Over the last three years, visual symptom assessment and PCR amplification were used to survey the occurrence of apple proliferation (AP) disease in low-intensity orchards in Agri valley, a major cultivation area of Basilicata region. The apple trees examined, whose scion cultivars were not determined and consisted mostly of local cultivars, were more than 20 years old therefore had been exposed to insect vectors for a long time. The survey revealed that a high percentage of trees were infected reaching more than 50% in some locations. The symptoms of diseased trees were generally mild and consisted of enlarged stipules, rosettes, witches’-brooms as well as basal witches’-broom-like growth arising from large roots. However, incidence and severity of symptoms in the aerial parts of affected trees were pronounced only in trees which had been heavily pruned in the previous dormant season. Specificity of the primers used and restriction fragment length polymorphism (RFLP) analysis of PCR-amplified 16S rDNA sequences employing SspI and BsaAI restriction endonucleases showed that the trees testing positive by PCR were infected by the AP agent ‘Candidatus Phytoplasma mali’. The high incidence of AP infections in low-intensity orchards in Agri valley is likely associated with inappropiate vector control. The trees examined were not or rarely treated with insecticides. On the other hand, typical AP symptoms seem to be uncommon in commercial apple orchards in Agri valley, which are treated with standard insecticide programs. Although a few AP-affected apple trees grown in a low-intensity orchard in Agri valley had previously been observed, our survey shows that the distribution of AP disease in Europe extends further south than previously thought and that the climatic conditions of southern Italy are not unsuitable for this quarantine disease.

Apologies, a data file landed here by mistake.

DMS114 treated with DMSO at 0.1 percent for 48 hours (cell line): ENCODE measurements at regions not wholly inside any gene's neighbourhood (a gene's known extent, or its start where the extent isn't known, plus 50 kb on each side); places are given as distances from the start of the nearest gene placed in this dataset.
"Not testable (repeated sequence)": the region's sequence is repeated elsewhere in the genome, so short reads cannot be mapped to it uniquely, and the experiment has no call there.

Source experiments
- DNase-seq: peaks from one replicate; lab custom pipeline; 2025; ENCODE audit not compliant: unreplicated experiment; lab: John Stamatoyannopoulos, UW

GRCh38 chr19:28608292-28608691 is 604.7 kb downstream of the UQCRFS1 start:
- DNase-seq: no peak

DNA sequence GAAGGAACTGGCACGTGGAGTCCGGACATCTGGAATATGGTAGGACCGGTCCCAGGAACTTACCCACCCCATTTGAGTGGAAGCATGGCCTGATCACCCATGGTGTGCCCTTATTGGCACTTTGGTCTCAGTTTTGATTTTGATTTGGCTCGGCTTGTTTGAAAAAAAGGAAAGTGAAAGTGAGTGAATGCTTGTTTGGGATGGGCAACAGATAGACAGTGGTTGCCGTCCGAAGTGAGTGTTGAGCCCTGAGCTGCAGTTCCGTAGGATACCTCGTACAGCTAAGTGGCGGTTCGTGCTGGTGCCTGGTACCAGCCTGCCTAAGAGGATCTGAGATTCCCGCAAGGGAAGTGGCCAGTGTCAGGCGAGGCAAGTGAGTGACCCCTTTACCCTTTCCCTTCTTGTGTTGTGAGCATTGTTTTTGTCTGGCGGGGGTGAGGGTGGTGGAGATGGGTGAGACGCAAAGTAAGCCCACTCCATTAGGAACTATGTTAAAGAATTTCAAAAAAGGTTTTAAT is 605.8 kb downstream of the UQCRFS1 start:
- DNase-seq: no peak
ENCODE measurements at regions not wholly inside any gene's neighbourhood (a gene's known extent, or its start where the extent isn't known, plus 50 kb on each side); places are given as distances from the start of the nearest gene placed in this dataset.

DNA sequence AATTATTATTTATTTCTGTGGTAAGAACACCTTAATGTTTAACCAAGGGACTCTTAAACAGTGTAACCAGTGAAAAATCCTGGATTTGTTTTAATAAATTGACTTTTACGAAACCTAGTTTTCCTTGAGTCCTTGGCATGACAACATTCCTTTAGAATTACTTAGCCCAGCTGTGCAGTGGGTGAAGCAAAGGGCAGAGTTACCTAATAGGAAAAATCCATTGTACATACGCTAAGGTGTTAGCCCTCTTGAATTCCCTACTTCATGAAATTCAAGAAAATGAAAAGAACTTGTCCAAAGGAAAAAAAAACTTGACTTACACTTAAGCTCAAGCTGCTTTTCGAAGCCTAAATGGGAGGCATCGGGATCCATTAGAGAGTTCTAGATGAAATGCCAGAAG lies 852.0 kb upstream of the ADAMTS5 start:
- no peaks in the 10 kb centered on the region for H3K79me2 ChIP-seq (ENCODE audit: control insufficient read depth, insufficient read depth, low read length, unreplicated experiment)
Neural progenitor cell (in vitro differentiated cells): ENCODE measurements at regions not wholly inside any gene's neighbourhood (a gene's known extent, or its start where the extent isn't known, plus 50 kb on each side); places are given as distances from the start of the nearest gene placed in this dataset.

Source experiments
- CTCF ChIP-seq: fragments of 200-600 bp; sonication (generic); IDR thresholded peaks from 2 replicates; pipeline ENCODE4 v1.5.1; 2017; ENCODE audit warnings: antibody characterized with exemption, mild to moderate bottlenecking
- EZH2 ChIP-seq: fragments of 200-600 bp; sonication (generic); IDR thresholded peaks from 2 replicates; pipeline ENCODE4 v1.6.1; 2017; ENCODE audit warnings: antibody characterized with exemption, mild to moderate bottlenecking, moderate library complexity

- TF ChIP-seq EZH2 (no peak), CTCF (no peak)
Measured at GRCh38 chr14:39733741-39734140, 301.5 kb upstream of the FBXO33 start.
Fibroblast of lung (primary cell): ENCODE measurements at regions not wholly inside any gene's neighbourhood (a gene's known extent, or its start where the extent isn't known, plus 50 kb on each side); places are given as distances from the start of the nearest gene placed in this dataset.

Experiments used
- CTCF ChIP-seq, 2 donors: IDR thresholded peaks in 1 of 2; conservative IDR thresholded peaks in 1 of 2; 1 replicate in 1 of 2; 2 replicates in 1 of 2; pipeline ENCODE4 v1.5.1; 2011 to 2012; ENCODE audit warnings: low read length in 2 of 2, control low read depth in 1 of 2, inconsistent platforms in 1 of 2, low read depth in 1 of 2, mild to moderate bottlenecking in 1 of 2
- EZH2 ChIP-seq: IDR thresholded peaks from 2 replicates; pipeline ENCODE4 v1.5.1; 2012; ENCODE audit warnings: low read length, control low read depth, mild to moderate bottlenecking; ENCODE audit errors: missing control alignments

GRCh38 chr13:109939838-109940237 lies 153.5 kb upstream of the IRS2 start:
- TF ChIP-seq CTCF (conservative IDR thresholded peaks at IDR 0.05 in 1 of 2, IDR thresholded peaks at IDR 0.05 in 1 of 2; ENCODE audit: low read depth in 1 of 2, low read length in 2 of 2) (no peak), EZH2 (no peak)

Diffusa presenza di scopazzi del melo in impianti familiari in Val d’Agri, Basilicata

MARCONE, Carmine;
2013

Abstract

Over the last three years, visual symptom assessment and PCR amplification were used to survey the occurrence of apple proliferation (AP) disease in low-intensity orchards in Agri valley, a major cultivation area of Basilicata region. The apple trees examined, whose scion cultivars were not determined and consisted mostly of local cultivars, were more than 20 years old therefore had been exposed to insect vectors for a long time. The survey revealed that a high percentage of trees were infected reaching more than 50% in some locations. The symptoms of diseased trees were generally mild and consisted of enlarged stipules, rosettes, witches’-brooms as well as basal witches’-broom-like growth arising from large roots. However, incidence and severity of symptoms in the aerial parts of affected trees were pronounced only in trees which had been heavily pruned in the previous dormant season. Specificity of the primers used and restriction fragment length polymorphism (RFLP) analysis of PCR-amplified 16S rDNA sequences employing SspI and BsaAI restriction endonucleases showed that the trees testing positive by PCR were infected by the AP agent ‘Candidatus Phytoplasma mali’. The high incidence of AP infections in low-intensity orchards in Agri valley is likely associated with inappropiate vector control. The trees examined were not or rarely treated with insecticides. On the other hand, typical AP symptoms seem to be uncommon in commercial apple orchards in Agri valley, which are treated with standard insecticide programs. Although a few AP-affected apple trees grown in a low-intensity orchard in Agri valley had previously been observed, our survey shows that the distribution of AP disease in Europe extends further south than previously thought and that the climatic conditions of southern Italy are not unsuitable for this quarantine disease.
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Utilizza questo identificativo per citare o creare un link a questo documento: http://hdl.handle.net/11386/4011052
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